Rewilding Argentina Foundation, an initiative to restore the health of the country’s ecosystems by reintroducing species wiped out by human activity. Image Workers at a conservation project in Argentina hope to release the first jaguars fully into the wild later this year or early in 2021. But in the tough business of rewilding, where obtaining breedable animals is...
Conservationists at Mount Rainier National Park in Washington State have spotted a wolverine mother and her two offspring, known as kits. A reproductive female hasn’t been seen in this national park for over a century, which suggests ecological conditions in the area are improving.
Wolverines, despite their popularity in the public’s imagination, are super rare. An estimated 300 to 1,000 individuals are thought to exist in the Lower 48, according to the National Park Service (NPS). Population density estimates for these solitary animals range from 6.2 individuals for every 600 square miles (1,554 square kilometers) of high-quality habitat, and just 0.3 individuals for the same area of land in less suitable areas.
These animals have a voracious appetite and will eat virtually everything, from carrion, nuts and berries through to live prey such as mice, marmots, squirrels, hares, and even porcupines. As meat-eaters, wolverines fill an important ecological niche. For conservationists, population declines among carnivorous species signal a deteriorating food web, while the opposite holds true for their recovery.
Such could be the case with the return of wolverines to Mount Rainier, which hasn’t hosted a reproductive female in more than 100 years. As Chip Jenkins, Mount Rainier National Park’s superintendent, said in a press release, “when we have such large-ranging carnivores present on the landscape, [we know] that we’re doing a good job of managing our wilderness.”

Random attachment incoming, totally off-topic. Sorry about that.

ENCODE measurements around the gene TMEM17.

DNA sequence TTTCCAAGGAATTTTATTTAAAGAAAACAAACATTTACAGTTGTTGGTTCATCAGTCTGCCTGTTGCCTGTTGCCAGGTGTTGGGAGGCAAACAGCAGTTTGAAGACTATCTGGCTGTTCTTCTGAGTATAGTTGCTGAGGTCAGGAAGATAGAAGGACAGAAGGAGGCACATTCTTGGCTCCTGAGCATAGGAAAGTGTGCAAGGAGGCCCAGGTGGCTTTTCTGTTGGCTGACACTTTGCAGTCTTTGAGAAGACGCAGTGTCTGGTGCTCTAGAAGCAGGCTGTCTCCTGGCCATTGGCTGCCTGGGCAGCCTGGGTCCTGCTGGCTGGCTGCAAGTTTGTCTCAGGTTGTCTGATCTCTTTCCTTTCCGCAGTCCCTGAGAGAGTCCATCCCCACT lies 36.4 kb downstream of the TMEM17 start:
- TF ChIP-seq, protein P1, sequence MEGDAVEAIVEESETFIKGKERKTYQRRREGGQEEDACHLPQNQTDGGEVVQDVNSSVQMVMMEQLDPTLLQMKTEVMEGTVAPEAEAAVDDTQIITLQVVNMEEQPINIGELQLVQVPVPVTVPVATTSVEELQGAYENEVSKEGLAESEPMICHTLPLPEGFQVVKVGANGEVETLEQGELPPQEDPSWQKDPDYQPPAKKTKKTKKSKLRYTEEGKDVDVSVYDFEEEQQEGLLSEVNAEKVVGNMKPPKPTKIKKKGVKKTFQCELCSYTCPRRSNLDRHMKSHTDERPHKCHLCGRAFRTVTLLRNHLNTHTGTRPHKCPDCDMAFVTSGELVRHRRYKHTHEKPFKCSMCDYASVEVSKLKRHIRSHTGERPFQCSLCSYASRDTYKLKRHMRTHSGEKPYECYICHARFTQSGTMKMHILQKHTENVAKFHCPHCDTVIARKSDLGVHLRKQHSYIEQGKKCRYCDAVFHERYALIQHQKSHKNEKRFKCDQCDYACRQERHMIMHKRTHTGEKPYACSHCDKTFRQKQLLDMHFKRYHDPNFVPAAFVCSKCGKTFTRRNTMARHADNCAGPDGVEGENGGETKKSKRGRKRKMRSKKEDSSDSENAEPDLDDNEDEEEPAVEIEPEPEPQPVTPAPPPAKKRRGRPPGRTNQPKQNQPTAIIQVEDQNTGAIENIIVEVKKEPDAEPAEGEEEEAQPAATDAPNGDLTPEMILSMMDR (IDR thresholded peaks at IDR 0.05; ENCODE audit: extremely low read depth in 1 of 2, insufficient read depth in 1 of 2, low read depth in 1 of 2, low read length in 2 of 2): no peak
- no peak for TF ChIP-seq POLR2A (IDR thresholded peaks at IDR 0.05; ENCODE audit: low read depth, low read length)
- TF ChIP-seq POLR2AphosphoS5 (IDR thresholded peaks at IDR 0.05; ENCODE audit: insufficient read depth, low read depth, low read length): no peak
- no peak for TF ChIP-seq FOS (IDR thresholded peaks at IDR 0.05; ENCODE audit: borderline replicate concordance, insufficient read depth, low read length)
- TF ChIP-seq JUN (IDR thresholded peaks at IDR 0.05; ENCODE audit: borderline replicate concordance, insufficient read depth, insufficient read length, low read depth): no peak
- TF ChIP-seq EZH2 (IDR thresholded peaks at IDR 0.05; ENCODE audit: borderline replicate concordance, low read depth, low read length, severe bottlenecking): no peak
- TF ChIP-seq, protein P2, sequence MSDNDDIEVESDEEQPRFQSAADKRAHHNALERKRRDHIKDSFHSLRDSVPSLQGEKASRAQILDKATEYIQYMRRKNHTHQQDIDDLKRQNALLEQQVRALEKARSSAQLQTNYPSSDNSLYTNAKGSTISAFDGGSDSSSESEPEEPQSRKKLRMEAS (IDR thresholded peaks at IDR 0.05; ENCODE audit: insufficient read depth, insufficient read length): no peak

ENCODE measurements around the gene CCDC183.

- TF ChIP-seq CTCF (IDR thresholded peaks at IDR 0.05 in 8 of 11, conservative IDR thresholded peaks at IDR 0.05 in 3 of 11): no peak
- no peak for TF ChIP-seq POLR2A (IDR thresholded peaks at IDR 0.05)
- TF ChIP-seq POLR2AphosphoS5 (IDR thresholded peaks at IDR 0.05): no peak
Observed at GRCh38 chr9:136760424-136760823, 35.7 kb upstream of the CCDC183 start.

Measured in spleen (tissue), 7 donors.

The NPS the discovery of the wolverines to the Cascades Carnivore Project, led by conservationist Jocelyn Akins. This NGO, powered by scientists and volunteers, is dedicated to restoring the ecological vitality of the Cascade Mountains that run from British Columbia to northern California so that it can foster carnivores like wolverines, fishers, the Cascade red fox, and Canada lynx. Carnivores living at high elevations are often at risk owing to their specialized behaviors and sensitivity to climate change, according to the NPS.
Members of the Cascades Carnivore Project set up camera traps two years ago in hopes of identifying individual wolverines, as these animals can be distinguished by the distinct patterns on their chest. Photos captured by these cameras can also indicate the presence of a lactating female, which was the case here, as the freshly spotted wolverine mum is still nursing her kits. Conservationists are now hoping this is not a one-off sighting, but rather a sign that wolverines are returning to the national park.
The location of the camera traps are being kept secret to protect the animals from curious onlookers, but park visitors are being encouraged to submit photos of wolverines and their footprints for inclusion in the Mount Rainier online wildlife observations database.
Wolverines are famous for punching above their weight class, as they’re incredibly powerful for their size. They typically weigh between 20 to 40 pounds (9-18 kilograms), but will stand up to wolves and bears to defend their territory or a carcass. Much of their behavior is pure bluster, however, with their dramatic hissy fits driving away potential threats.
As for humans having to fear wolverines, park ecologist Tara Chestnut had this to say in the press release: “Wolverines are solitary animals, and despite their reputation for aggressiveness in popular media, they pose no risk to park visitors. If you are lucky enough to see one in the wild, it will likely flee as soon as it notices you.”
Good to know, but I have to be honest—if I were “lucky” enough to see one in the wild, I’ll be the one fleeing the scene. Glad they’re back in the park, though. This is a big win for conservationists.